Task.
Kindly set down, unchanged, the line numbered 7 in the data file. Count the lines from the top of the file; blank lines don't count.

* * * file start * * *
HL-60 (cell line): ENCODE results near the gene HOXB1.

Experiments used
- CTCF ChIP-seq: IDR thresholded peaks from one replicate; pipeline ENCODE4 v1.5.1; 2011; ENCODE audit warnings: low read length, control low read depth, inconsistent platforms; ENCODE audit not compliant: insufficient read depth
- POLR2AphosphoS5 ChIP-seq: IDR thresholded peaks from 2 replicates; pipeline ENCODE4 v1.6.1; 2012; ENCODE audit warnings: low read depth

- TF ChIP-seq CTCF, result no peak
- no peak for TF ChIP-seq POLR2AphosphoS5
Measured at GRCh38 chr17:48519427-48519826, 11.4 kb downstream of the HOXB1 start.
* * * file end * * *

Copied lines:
Measured at GRCh38 chr17:48519427-48519826, 11.4 kb downstream of the HOXB1 start.